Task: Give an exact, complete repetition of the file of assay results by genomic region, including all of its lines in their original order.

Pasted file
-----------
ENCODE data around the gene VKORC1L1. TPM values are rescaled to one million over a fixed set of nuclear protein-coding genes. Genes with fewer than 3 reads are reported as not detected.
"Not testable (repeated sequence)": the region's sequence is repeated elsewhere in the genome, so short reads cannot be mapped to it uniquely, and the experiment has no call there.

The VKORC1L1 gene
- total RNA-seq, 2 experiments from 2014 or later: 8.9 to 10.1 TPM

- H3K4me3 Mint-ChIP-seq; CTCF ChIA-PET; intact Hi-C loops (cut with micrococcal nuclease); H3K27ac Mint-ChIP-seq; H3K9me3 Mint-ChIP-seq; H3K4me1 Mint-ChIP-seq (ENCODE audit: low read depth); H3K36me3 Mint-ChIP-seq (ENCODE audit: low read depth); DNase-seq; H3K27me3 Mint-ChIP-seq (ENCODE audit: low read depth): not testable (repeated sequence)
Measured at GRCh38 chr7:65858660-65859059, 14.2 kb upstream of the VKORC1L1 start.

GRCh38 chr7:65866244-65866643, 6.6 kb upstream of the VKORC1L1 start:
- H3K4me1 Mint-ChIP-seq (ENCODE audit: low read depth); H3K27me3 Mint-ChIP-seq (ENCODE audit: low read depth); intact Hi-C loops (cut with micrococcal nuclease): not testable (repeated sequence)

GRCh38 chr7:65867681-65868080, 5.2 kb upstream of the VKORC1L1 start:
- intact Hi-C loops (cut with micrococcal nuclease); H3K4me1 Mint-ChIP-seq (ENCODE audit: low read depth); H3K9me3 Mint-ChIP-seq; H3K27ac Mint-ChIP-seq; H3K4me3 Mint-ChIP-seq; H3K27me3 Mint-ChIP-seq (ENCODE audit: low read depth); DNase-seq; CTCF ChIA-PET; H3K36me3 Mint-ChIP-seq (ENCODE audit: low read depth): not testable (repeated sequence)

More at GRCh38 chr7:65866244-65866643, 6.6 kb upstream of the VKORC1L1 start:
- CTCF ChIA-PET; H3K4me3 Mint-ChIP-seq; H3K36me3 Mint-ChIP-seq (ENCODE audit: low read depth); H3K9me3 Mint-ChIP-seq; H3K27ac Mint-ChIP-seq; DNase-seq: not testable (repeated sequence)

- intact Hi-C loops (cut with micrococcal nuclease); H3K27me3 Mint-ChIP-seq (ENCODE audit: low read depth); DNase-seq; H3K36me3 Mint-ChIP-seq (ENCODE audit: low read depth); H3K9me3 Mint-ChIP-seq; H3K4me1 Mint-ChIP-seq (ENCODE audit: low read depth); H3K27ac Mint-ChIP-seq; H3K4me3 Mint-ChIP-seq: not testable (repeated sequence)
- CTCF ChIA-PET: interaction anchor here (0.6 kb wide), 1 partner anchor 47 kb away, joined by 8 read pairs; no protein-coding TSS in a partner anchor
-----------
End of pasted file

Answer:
ENCODE data around the gene VKORC1L1. TPM values are rescaled to one million over a fixed set of nuclear protein-coding genes. Genes with fewer than 3 reads are reported as not detected.
"Not testable (repeated sequence)": the region's sequence is repeated elsewhere in the genome, so short reads cannot be mapped to it uniquely, and the experiment has no call there.

The VKORC1L1 gene
- total RNA-seq, 2 experiments from 2014 or later: 8.9 to 10.1 TPM

- H3K4me3 Mint-ChIP-seq; CTCF ChIA-PET; intact Hi-C loops (cut with micrococcal nuclease); H3K27ac Mint-ChIP-seq; H3K9me3 Mint-ChIP-seq; H3K4me1 Mint-ChIP-seq (ENCODE audit: low read depth); H3K36me3 Mint-ChIP-seq (ENCODE audit: low read depth); DNase-seq; H3K27me3 Mint-ChIP-seq (ENCODE audit: low read depth): not testable (repeated sequence)
Measured at GRCh38 chr7:65858660-65859059, 14.2 kb upstream of the VKORC1L1 start.

GRCh38 chr7:65866244-65866643, 6.6 kb upstream of the VKORC1L1 start:
- H3K4me1 Mint-ChIP-seq (ENCODE audit: low read depth); H3K27me3 Mint-ChIP-seq (ENCODE audit: low read depth); intact Hi-C loops (cut with micrococcal nuclease): not testable (repeated sequence)

GRCh38 chr7:65867681-65868080, 5.2 kb upstream of the VKORC1L1 start:
- intact Hi-C loops (cut with micrococcal nuclease); H3K4me1 Mint-ChIP-seq (ENCODE audit: low read depth); H3K9me3 Mint-ChIP-seq; H3K27ac Mint-ChIP-seq; H3K4me3 Mint-ChIP-seq; H3K27me3 Mint-ChIP-seq (ENCODE audit: low read depth); DNase-seq; CTCF ChIA-PET; H3K36me3 Mint-ChIP-seq (ENCODE audit: low read depth): not testable (repeated sequence)

More at GRCh38 chr7:65866244-65866643, 6.6 kb upstream of the VKORC1L1 start:
- CTCF ChIA-PET; H3K4me3 Mint-ChIP-seq; H3K36me3 Mint-ChIP-seq (ENCODE audit: low read depth); H3K9me3 Mint-ChIP-seq; H3K27ac Mint-ChIP-seq; DNase-seq: not testable (repeated sequence)

- intact Hi-C loops (cut with micrococcal nuclease); H3K27me3 Mint-ChIP-seq (ENCODE audit: low read depth); DNase-seq; H3K36me3 Mint-ChIP-seq (ENCODE audit: low read depth); H3K9me3 Mint-ChIP-seq; H3K4me1 Mint-ChIP-seq (ENCODE audit: low read depth); H3K27ac Mint-ChIP-seq; H3K4me3 Mint-ChIP-seq: not testable (repeated sequence)
- CTCF ChIA-PET: interaction anchor here (0.6 kb wide), 1 partner anchor 47 kb away, joined by 8 read pairs; no protein-coding TSS in a partner anchor